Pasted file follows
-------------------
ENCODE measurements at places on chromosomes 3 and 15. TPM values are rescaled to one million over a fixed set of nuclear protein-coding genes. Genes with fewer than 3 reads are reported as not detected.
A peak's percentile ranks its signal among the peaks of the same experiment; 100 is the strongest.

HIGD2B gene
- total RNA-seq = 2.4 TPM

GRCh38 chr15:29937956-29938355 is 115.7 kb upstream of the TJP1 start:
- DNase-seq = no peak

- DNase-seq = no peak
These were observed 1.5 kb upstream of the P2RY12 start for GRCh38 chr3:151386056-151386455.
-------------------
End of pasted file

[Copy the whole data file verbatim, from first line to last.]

ENCODE measurements at places on chromosomes 3 and 15. TPM values are rescaled to one million over a fixed set of nuclear protein-coding genes. Genes with fewer than 3 reads are reported as not detected.
A peak's percentile ranks its signal among the peaks of the same experiment; 100 is the strongest.

HIGD2B gene
- total RNA-seq = 2.4 TPM

GRCh38 chr15:29937956-29938355 is 115.7 kb upstream of the TJP1 start:
- DNase-seq = no peak

- DNase-seq = no peak
These were observed 1.5 kb upstream of the P2RY12 start for GRCh38 chr3:151386056-151386455.